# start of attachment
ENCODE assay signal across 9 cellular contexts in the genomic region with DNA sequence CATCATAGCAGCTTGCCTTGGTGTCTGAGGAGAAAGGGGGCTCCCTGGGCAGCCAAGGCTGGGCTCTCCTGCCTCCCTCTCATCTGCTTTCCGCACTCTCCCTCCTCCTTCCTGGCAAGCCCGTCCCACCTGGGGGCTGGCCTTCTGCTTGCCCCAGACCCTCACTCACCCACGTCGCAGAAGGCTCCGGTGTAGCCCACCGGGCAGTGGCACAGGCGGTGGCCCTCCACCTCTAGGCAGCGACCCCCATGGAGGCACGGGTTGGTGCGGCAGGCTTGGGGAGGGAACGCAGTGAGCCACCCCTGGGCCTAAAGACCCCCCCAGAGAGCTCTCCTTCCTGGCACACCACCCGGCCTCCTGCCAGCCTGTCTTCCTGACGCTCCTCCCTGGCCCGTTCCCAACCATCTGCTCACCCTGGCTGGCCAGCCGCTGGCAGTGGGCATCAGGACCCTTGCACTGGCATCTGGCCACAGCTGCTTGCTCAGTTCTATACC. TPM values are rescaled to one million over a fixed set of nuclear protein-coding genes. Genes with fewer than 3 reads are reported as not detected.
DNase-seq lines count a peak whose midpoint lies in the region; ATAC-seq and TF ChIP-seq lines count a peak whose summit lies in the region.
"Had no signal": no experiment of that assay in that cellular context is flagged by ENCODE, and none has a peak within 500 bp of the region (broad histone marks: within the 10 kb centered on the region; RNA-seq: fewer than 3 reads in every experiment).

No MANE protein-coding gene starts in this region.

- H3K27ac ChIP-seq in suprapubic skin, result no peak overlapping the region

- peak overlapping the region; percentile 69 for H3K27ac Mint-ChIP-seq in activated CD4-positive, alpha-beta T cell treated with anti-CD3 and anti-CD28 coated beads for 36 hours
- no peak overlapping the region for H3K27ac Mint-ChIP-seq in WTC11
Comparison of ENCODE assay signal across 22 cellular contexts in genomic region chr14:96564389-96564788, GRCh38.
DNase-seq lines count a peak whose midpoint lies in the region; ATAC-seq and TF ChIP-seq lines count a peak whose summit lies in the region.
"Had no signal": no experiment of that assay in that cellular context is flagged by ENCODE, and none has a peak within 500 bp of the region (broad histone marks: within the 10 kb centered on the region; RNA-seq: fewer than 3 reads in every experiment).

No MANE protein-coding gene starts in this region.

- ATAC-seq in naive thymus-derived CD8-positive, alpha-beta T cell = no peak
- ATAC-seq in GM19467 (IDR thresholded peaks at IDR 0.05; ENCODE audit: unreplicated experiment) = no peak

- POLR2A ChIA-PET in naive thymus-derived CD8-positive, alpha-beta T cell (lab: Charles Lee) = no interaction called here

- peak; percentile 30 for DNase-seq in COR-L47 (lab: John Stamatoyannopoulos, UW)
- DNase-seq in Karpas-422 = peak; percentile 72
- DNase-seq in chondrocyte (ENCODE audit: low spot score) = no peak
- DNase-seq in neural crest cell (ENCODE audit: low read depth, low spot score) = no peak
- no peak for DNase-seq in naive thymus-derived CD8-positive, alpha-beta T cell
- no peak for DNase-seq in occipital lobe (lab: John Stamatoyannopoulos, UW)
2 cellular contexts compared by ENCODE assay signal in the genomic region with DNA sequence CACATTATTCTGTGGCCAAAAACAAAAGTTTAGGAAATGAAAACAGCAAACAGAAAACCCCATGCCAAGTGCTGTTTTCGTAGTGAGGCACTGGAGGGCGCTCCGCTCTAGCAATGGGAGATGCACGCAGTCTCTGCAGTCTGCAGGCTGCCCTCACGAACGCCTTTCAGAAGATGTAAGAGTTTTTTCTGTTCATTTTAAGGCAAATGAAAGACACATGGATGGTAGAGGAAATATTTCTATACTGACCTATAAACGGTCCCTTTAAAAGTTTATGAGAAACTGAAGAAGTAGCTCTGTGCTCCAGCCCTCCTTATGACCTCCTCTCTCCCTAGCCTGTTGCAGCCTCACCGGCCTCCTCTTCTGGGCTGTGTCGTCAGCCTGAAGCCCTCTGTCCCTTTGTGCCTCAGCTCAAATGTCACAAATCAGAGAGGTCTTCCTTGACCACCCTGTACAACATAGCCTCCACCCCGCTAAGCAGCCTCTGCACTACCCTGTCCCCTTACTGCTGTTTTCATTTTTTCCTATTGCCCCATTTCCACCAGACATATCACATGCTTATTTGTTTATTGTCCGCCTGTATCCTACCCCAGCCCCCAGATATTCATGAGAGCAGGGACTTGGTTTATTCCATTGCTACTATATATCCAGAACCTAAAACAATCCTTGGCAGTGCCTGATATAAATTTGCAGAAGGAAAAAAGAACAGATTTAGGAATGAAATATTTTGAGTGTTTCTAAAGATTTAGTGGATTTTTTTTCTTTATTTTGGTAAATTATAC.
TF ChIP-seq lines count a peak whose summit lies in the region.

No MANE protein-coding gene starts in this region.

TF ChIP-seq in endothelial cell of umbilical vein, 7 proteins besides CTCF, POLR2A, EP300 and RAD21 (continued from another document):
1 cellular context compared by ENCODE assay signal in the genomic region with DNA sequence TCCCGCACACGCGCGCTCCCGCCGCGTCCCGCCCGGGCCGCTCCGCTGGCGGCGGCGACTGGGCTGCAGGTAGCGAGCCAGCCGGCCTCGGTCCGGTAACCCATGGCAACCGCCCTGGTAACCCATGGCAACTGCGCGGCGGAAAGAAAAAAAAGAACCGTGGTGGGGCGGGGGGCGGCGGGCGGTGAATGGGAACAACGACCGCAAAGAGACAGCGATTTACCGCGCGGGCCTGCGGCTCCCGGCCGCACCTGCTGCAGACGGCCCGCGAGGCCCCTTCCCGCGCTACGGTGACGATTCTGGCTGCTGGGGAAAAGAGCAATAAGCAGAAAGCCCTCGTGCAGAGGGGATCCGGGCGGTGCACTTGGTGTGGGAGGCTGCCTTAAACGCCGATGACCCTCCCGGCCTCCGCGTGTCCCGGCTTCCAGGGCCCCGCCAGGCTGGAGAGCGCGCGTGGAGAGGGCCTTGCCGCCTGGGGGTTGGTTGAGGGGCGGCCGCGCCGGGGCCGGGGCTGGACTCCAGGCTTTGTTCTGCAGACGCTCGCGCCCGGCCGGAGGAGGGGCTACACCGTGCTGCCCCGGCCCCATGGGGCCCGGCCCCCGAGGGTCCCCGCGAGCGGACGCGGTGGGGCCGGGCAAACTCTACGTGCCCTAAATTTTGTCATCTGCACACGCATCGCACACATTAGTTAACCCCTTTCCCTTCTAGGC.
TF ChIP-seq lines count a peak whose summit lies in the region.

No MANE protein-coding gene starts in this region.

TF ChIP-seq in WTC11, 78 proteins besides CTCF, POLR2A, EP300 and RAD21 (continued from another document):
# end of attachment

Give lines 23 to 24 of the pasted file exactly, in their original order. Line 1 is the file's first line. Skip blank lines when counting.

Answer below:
No MANE protein-coding gene starts in this region.

TF ChIP-seq in endothelial cell of umbilical vein, 7 proteins besides CTCF, POLR2A, EP300 and RAD21 (continued from another document):